January 10, 2020
2 min read

SAFARI-STEMI: 30-day survival after PCI for STEMI similar by access site

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Michel Le May

There were no significant differences for survival or other clinical endpoints at 30 days among patients with STEMI who underwent PCI via radial access compared with femoral access, according to results of the SAFARI-STEMI trial published in JAMA Cardiology.

This trial was originally presented at the American College of Cardiology Scientific Session in 2019.

“Although the SAFARI-STEMI trial was terminated early, our results suggested that experienced operators practicing in high-volume PCI centers may achieve equally good survival outcomes using either access site for primary PCI,” Michel Le May, MD, director of the STEMI program at the University of Ottawa Heart Institute, and colleagues wrote.

Study design

Researchers analyzed data from patients with STEMI who were referred for primary PCI at five centers in Canada between July 2011 and December 2018. Recruitment was stopped early for futility in December 2018 after 2,292 patients (mean age, 62 years; 78% men) were enrolled. Patients were assigned radial access (n = 1,136) or femoral access (n = 1,156).

The primary outcome was originally bleeding but was then modified to 30-day all-cause mortality based on a recommendation from the granting agency. Secondary outcomes were defined as stroke, recurrent MI and TIMI-defined major or minor bleeding.

Compared with the transfemoral group, the transradial group had longer door-to-balloon time (47 minutes vs. 44 minutes; P = .007), cath lab-to-balloon time (20 minutes vs. 18 minutes; P < .0001) and lidocaine-to-balloon time (13 minutes vs. 11 minutes; P < .0001), as well as longer fluoroscopy time (9.4 minutes vs. 8.2 minutes, P < .0001).

The rates of 30-day mortality were similar in both groups (transradial, 1.5%; transfemoral, 1.3%; RR = 1.15; 95% CI, 0.58-2.3), and did not vary by age, sex, administration of bivalirudin, preloading with ticagrelor (Brilinta, AstraZeneca), BMI, creatinine clearance or diabetes status.

There were also no differences between the groups in reinfarction (RR = 1.07; 95% CI, 0.57-2), stroke (RR = 2.24; 95% CI, 0.78-6.42), death/reinfarction/stroke (RR = 1.17; 95% CI, 0.77-1.79), stent thrombosis (RR = 1.33; 95% CI, 0.65-2.73) or any metric of bleeding, according to the researchers.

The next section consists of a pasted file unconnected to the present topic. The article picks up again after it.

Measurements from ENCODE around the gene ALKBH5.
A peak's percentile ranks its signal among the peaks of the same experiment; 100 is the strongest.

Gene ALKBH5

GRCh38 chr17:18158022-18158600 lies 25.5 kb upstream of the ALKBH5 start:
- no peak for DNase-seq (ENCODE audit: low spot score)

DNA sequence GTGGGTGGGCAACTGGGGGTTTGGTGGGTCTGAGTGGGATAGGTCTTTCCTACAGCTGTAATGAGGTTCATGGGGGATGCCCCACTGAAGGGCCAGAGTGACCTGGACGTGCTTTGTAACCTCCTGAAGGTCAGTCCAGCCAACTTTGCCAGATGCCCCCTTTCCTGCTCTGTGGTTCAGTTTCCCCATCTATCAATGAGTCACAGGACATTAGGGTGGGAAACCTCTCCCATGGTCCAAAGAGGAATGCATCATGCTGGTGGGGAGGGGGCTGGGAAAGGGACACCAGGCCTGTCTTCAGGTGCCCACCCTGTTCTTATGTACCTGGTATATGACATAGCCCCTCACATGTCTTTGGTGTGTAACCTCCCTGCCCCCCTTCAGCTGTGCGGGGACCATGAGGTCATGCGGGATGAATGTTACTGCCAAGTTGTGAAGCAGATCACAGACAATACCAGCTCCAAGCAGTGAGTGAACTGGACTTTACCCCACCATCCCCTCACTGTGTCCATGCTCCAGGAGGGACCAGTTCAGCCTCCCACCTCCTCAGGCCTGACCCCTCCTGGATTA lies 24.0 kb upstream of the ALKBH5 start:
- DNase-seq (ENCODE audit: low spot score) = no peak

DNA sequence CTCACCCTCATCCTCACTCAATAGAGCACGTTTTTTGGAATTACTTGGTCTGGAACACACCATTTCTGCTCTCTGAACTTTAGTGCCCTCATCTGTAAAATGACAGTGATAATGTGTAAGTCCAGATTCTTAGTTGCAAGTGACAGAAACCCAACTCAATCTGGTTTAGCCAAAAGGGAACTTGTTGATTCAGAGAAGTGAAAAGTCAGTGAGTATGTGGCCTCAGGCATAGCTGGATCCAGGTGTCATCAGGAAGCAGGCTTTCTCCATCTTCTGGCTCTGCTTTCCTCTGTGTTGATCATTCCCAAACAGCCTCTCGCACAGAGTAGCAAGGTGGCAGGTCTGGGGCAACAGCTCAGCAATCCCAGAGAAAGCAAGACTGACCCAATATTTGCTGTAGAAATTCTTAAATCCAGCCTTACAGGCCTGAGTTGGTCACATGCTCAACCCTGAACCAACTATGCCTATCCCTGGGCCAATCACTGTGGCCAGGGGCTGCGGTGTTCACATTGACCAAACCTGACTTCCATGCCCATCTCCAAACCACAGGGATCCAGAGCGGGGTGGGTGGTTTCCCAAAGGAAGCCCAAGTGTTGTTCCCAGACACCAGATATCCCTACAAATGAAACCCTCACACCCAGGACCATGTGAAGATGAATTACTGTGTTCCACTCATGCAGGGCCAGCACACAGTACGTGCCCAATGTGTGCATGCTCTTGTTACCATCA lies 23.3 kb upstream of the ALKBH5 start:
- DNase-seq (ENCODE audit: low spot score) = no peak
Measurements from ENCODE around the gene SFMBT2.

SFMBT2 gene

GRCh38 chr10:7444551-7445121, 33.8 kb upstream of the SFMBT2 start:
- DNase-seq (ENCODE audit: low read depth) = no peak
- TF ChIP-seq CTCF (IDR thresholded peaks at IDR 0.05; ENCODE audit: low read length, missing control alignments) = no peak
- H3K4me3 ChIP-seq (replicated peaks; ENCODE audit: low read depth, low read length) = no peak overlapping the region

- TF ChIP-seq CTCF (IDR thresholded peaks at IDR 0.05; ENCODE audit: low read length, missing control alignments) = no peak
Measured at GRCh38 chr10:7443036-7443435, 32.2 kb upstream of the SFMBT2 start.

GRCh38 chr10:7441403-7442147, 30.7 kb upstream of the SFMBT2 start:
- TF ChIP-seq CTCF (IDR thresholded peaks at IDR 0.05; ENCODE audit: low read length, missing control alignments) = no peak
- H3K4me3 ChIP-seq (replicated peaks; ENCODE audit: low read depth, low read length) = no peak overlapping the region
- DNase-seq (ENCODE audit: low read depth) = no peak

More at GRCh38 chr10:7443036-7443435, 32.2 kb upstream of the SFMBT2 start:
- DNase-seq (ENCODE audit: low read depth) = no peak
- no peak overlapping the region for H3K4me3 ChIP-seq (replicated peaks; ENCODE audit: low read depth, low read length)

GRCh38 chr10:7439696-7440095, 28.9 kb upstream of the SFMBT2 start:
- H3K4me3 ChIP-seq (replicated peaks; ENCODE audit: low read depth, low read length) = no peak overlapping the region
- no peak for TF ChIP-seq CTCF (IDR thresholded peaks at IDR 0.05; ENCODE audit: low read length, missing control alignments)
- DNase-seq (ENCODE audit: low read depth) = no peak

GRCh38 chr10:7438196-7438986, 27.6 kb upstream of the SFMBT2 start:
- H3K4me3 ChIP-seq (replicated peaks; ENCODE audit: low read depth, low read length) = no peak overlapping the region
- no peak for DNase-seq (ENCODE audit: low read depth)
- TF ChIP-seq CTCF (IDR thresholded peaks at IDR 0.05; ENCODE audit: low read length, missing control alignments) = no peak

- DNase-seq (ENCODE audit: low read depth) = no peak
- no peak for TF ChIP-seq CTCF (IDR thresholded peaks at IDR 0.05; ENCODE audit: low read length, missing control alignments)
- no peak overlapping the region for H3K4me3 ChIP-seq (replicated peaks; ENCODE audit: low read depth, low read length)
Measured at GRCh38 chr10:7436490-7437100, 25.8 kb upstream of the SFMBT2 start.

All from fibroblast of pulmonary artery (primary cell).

“The 2017 European Society of Cardiology STEMI Guidelines give a class IA recommendation for radial access over femoral access,” Le May and colleagues wrote. “Given the shortcomings of previous trials, some authors have questioned this recommendation. Furthermore, this recommendation may not be applicable for all patients, institutions and cardiologists. Proficiency at performing PCI via either access would provide flexibility and help ensure better outcomes. Therefore, it is important that educational programs for trainees aim to ensure competency using the two approaches.”


Remaining questions

In a related editorial, Ranya N. Sweis, MD, MS, associate professor of medicine (cardiology) at Northwestern University Feinberg School of Medicine, wrote: “No single study, including SAFARI-STEMI, will be the last word on PCI access, and it remains to be seen if its results can be generalized to lower-volume centers and less experienced operators. For now, the weight of the evidence continues to favor a radial-first approach. However, circumstances requiring a femoral approach will always exist, particularly in the current era of large-bore access for structural heart interventions and mechanical support devices.” – by Darlene Dobkowski, with additional reporting from Erik Swain

Disclosures: Le May reports he received grants from the Canadian Institutes of Health. Sweis reports no relevant financial disclosures. Please see the study for all other authors’ relevant financial disclosures.